This tale of art, adoption, romance and loss moves between now and the Eighties, from London’s art world to the bleak isolated cliffs of East Yorkshire and the hot orange blossom streets of Málaga, Spain.
Thanks for joining me today, Sandra. Over to you…
When I was writing Connectedness, second in my ‘Identity Detective’ series of adoption mysteries, I didn’t realise how much I was writing about food. Then a blogger friend who reviewed the book sent me an email saying I had presented her with a difficult biscuit dilemma.
While biscuits are something that remind Justine Tree of her childhood in Yorkshire, coffee is about romance in Spain. When she arrives as an art student in Málaga, Justine struggles to order a decent cup of coffee.
Then she meets Spanish student Federico who appreciates her difficulty and tries to help. I wrote this scene early in the genesis of the book and recreated it in our local bar in Spain, much to the bemusement of the waiter. I ordered six cups of coffee and tasted each in turn. The result was that I realised I liked café con leche, and my husband chose sombra. This is the coffee scene where Justine meets Federico for the first time.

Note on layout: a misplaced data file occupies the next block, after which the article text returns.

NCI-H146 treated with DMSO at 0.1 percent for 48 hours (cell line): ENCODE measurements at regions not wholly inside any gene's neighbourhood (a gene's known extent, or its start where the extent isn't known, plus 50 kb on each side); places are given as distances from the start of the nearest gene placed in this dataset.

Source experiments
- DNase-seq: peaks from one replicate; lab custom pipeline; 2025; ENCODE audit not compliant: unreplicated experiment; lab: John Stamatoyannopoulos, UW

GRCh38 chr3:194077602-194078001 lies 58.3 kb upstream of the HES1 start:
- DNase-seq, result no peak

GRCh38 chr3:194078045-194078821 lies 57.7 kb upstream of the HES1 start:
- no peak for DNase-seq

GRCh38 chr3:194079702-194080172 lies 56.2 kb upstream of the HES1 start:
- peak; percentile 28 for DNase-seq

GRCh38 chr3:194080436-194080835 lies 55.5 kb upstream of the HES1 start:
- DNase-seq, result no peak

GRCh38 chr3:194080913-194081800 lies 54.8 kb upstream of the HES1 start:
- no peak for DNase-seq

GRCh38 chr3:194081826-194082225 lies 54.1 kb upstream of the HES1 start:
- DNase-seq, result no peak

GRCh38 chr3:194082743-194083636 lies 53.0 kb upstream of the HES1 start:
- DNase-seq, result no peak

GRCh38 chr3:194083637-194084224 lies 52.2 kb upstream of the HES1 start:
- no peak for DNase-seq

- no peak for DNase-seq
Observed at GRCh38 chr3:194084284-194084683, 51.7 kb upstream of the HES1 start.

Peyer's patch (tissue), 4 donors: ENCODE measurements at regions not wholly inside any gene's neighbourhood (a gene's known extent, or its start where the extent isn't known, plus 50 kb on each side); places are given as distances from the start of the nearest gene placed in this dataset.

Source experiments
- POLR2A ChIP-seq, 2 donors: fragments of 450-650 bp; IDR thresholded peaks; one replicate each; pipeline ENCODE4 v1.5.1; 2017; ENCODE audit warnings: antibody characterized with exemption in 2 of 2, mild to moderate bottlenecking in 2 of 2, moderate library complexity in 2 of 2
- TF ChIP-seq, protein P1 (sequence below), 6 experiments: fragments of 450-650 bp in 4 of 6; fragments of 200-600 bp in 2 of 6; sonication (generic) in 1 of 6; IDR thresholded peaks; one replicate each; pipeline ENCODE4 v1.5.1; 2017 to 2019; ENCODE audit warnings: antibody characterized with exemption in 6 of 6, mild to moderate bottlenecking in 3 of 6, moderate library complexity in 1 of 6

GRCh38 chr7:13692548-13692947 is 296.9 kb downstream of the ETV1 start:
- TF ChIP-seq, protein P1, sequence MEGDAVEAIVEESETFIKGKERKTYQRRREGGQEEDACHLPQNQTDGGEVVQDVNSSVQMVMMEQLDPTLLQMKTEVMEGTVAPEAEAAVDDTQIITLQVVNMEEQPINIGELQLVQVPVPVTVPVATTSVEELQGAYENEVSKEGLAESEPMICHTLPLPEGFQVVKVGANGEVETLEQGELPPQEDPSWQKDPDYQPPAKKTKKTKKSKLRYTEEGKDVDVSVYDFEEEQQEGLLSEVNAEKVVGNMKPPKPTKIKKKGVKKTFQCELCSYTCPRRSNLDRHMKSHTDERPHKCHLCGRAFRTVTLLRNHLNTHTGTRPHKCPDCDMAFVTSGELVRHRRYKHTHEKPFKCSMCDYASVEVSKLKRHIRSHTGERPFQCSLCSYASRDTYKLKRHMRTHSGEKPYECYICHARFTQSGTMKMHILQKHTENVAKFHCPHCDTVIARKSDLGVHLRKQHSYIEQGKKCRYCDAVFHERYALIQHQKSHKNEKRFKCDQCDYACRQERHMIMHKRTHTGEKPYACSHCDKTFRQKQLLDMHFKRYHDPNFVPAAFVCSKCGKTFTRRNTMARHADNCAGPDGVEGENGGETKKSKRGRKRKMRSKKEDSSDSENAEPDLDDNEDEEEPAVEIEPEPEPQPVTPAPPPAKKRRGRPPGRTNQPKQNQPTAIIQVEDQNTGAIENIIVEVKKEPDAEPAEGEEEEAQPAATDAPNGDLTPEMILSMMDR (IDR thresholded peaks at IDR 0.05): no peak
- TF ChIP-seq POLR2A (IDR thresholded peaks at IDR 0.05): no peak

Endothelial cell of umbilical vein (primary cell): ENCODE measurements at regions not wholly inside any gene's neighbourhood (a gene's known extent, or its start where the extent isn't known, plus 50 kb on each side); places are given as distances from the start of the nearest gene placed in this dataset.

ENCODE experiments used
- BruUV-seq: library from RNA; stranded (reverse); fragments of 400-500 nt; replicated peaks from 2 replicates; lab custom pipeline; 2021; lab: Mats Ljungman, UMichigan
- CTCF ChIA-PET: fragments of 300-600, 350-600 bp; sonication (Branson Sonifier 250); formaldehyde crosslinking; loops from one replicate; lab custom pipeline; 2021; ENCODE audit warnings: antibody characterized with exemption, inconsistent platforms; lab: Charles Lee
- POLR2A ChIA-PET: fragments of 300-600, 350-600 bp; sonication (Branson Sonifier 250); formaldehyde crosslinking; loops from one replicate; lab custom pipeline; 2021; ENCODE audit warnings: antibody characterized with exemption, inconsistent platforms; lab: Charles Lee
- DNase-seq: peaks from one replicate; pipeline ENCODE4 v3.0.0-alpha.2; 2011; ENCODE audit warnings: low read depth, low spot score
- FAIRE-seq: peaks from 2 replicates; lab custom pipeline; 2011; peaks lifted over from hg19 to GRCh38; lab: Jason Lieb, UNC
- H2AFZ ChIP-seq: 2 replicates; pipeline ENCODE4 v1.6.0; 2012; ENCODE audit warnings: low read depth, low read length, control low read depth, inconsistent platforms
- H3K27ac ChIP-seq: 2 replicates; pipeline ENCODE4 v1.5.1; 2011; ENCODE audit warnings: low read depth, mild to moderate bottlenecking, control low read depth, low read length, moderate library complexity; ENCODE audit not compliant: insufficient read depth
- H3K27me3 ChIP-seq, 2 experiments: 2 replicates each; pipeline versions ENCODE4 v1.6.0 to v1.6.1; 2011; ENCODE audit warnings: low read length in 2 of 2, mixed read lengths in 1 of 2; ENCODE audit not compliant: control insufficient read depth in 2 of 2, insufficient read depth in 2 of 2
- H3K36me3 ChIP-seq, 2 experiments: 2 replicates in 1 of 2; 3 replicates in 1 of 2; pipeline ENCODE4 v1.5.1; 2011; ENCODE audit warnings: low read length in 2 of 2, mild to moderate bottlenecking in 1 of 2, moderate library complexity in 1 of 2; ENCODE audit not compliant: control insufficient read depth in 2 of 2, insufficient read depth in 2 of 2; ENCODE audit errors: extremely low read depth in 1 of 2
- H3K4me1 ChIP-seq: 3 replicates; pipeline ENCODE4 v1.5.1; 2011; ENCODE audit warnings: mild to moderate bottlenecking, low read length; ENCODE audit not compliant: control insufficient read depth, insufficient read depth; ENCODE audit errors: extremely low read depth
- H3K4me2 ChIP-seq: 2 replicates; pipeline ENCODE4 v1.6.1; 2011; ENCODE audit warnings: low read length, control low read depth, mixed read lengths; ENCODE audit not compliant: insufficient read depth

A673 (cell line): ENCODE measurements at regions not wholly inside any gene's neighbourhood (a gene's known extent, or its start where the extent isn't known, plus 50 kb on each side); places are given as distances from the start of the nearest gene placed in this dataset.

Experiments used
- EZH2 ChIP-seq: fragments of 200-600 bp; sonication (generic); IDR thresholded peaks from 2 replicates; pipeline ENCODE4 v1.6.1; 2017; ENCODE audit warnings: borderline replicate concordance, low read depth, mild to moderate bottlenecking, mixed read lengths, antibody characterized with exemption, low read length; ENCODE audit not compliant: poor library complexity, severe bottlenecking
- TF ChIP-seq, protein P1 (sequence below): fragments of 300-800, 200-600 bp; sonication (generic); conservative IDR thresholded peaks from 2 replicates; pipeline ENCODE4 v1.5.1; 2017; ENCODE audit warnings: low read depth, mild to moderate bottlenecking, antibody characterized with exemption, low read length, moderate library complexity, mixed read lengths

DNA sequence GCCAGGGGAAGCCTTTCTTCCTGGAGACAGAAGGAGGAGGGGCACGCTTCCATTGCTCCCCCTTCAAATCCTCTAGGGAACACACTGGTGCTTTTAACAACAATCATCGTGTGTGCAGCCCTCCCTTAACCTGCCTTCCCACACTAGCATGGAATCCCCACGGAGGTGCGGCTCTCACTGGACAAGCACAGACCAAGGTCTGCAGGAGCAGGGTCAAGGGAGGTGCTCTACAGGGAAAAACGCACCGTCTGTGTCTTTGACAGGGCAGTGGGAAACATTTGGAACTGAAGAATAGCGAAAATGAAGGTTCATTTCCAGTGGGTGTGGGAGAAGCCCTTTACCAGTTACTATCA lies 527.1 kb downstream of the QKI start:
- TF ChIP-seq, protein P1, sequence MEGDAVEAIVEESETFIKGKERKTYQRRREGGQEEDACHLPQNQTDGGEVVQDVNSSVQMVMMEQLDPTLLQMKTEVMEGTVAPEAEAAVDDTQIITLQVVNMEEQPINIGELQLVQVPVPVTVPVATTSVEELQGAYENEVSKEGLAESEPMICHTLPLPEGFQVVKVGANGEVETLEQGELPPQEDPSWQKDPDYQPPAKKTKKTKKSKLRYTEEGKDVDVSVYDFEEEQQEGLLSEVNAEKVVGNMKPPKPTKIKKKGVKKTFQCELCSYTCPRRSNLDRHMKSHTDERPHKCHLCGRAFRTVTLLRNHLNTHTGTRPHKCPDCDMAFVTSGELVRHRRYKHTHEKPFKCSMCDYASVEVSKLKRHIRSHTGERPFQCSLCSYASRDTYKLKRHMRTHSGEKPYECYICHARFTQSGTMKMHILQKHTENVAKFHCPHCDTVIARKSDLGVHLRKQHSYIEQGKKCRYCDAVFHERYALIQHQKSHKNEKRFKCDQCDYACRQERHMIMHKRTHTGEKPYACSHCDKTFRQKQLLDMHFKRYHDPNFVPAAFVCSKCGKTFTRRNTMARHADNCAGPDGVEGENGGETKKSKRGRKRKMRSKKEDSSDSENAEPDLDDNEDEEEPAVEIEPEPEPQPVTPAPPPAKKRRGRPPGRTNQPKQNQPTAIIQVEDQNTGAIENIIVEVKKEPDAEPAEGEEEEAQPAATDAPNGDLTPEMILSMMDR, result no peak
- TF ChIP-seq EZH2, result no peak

****** start of extract*****
‘No quieres café?’ He looked at her as if she had asked for champagne.
Quickly Justine explained the difficulty she had ordering coffee, and then waited as Federico and the waiter exchanged a rapid dialogue interspersed with lots ofsí’sand no’s and much gesturing.
Finally Federico nodded. ‘Sí, vale.’
The waiter soon returned carrying a tray with six cups on it. Nodding first at Federico then at Justine, he retreated to the restaurant door beneath the shade cast by a large eucalyptus tree and watched.by
When you first decide to write a book, we are told that beginnings and endings are important but how you get from one to the other is what keeps a reader interested.
For today’s exercise, use the following line to start (or use one from one of your favourite novels.)
“From the beginning, she was in love with him.”
Write it at the top of the page.
Then, write the following last line at the bottom of the page;
“She couldn’t move. She just continued to hold the knife.”
(Again, feel free to use an ending from a favourite novel as long as it’s different to the one the first line came from.)
Using about 1,500 words, fill in the middle from your first line to the last.by